Like other major economies, Swiss pensions have felt the impact of the global economic downturn, but could lowering risk in 2009 do more harm than good? Emma Cusworth reports
Swiss pension funds, like their global compatriots, have had a tough year. As the crisis hit performance and funding levels, schemes moved out of risk assets. The growth in international and alternative allocations looked set to stall or even reverse as the Swiss market performed better than other major economies.
However, for those rebuilding funding levels, reducing risk could be a Catch 22. Experts warned against panic reactions, urging everyone, including scheme managers, members and the authorities, to take a calm and flexible approach to recapitalisation with a greater focus on liabilities.
“2008 was the worst year for pension funds since the introduction of the BVG pension legislation in 1985,” according to BVK Pensionskasse head of asset allocation, Daniel Gloor.
Credit Suisse’s Swiss Pension Fund Index (CSPFI) showed total assets fell 13.25% in 2008, dropping 6.8% in the final quarter.
Lusenti Partners managing director, Graziano Lusenti, believed the situation could be far worse, however: “Based on broad asset allocation trends, 80% of Swiss schemes saw declines of between 10% and 20% during 2008,” he said.
As a result, funding levels fell significantly. Recent data from the Swiss Pension Fund Association (ASIP), suggested 60% of pensionskassen were now underfunded with an average coverage ratio of 96.5%.
At the end of December 2007, SwissCanto figures put the average funding ratio at 106.65%.
While a few percentage points was not a big problem, Lusenti said, those with between 90% to 95% needed to look at both assets and funding options. Up to 15% of schemes would, however, be below 90%, which would be a real concern.
“This is the biggest issue facing Swiss pensionskassen,” Mercer’s head of investment consulting in Switzerland, Sven Ebeling said. “It will be hard for them to recover from last year and will take considerable time.”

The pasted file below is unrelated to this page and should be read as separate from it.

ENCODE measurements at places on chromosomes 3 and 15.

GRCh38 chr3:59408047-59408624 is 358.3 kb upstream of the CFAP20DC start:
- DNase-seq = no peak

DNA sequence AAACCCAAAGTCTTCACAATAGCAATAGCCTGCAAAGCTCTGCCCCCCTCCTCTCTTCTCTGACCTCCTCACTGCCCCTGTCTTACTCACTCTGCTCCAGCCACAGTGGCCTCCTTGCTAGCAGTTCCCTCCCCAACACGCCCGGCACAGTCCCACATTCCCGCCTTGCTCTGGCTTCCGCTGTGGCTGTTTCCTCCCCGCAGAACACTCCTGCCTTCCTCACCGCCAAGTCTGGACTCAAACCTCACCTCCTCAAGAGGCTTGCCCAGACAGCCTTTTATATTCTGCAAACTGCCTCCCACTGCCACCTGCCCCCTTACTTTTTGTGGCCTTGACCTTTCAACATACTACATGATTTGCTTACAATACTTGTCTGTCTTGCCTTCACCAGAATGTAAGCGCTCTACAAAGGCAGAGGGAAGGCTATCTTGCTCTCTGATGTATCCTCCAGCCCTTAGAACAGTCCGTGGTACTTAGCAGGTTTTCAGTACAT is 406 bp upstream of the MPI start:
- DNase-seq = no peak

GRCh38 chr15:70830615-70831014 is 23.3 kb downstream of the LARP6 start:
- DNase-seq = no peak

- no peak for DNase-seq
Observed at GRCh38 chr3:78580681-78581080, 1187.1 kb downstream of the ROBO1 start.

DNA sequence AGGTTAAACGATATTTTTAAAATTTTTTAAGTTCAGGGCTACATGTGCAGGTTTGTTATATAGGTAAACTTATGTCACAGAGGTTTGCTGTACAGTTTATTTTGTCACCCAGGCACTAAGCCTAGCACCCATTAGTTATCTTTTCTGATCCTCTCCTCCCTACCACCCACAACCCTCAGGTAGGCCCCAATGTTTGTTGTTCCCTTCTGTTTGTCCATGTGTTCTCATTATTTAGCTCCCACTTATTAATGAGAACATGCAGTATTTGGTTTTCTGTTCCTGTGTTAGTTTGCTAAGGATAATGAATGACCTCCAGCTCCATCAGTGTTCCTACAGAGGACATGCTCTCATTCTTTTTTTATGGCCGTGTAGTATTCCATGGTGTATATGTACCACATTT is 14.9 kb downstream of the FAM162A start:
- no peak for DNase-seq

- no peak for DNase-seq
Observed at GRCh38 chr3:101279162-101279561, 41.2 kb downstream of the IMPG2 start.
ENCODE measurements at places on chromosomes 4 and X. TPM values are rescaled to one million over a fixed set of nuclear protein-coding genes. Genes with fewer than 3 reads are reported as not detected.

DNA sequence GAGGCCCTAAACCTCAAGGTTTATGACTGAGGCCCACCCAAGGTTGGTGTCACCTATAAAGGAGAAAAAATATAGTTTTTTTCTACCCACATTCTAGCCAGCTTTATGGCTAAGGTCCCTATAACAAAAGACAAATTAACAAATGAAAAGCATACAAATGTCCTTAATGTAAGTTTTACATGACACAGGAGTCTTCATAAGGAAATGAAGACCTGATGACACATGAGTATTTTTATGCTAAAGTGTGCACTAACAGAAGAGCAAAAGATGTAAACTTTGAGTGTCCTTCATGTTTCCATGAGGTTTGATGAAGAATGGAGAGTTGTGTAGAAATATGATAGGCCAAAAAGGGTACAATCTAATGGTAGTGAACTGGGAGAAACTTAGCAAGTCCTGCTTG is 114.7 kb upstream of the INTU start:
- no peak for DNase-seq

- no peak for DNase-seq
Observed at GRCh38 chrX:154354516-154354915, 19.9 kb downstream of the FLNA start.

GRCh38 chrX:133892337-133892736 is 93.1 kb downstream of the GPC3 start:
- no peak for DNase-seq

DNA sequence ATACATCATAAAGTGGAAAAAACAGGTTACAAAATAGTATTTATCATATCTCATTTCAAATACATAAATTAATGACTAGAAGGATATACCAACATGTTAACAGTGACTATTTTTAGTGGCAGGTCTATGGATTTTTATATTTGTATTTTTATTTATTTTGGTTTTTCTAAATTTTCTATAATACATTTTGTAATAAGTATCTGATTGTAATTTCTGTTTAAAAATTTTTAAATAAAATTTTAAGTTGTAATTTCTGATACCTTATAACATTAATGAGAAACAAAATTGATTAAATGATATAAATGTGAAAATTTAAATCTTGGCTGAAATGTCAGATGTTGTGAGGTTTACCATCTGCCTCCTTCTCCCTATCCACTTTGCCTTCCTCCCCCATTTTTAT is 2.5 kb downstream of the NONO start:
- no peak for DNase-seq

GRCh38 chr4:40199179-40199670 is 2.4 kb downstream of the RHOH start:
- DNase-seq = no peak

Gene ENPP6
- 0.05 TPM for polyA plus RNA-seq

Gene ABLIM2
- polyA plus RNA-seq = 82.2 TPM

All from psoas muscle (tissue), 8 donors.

Markets in free fall
As markets plummeted, many schemes de-risked, according to the CSPFI report, which said: “The last quarter of 2008 saw a substantial increase in the expected risk faced by the markets, and an even more noticeable reaction by market players, who actively reduced their risk exposure by shifting weight to other asset classes.”
Liquid holdings reached an all-time high of 8.84%, the report showed.
Pictet Asset Management, head of business development for Continental Europe, Udo von Werne said this was evidenced by increasing demand for cash and money-market funds, which doubled in 2008.
“There is a much greater risk-focus,” he continued. “Meetings used to dedicate 25 minutes to investment processes and five minutes to operational risk. This ratio has now almost reversed. Straightforward, simple products have proven most popular.”
However, lowering risk as funding fell has presented pensionskassen with its own dilemma.
“By holding cash and money-markets, schemes will potentially miss out on gains if the market recovers,” von Werne said. “Nobody wants to make the first move back into risk assets, but bonds could be the next bubble to burst if fiscal and monetary stimulation leads to inflation.”
Exposure to alternatives like hedge funds was already decreasing after starting 2008 on an up-trend. The CSPFI showed allocations dropped 0.35% in the final quarter of 2008 to 4.79%.
Gloor confirmed the BVK would reduce its weightings to hedge funds to the minimum level of 2% and commodities to its strategic level of 3%.
“While our attitude to alternatives has not changed dramatically,” he said, “We will decrease our hedge fund exposure. Hedge funds, particularly, have been badly hit by poor performance, illiquidity, discussions about high fees and Madoff. Opportunities still exist in this space, but we may decide to forgo these for the next three years.”
Swiss Canto head of asset management and institutional clients Peter Baenziger, said: “Those hedge funds that survive will find plenty of opportunity, even without significant leverage. They will most likely achieve positive returns next year, but not as much as equity will.”
In part, this move re-established the risk/return balance, Lusenti believed. “If schemes expect high returns with lower risk, they should realise that common sense dictates it cannot last long.”
The balance has already shifted, with schemes being “penalised” for taking risk. Figures from the CSPFI contradicted the theory that higher risk was rewarded by higher returns in the long-term. Average annualised returns fell more than 5% to 2% while risk increased around 1% in the fourth quarter of 2008.
Even pension funds that accepted only moderate annual fluctuation risk reported a negative performance, without exception.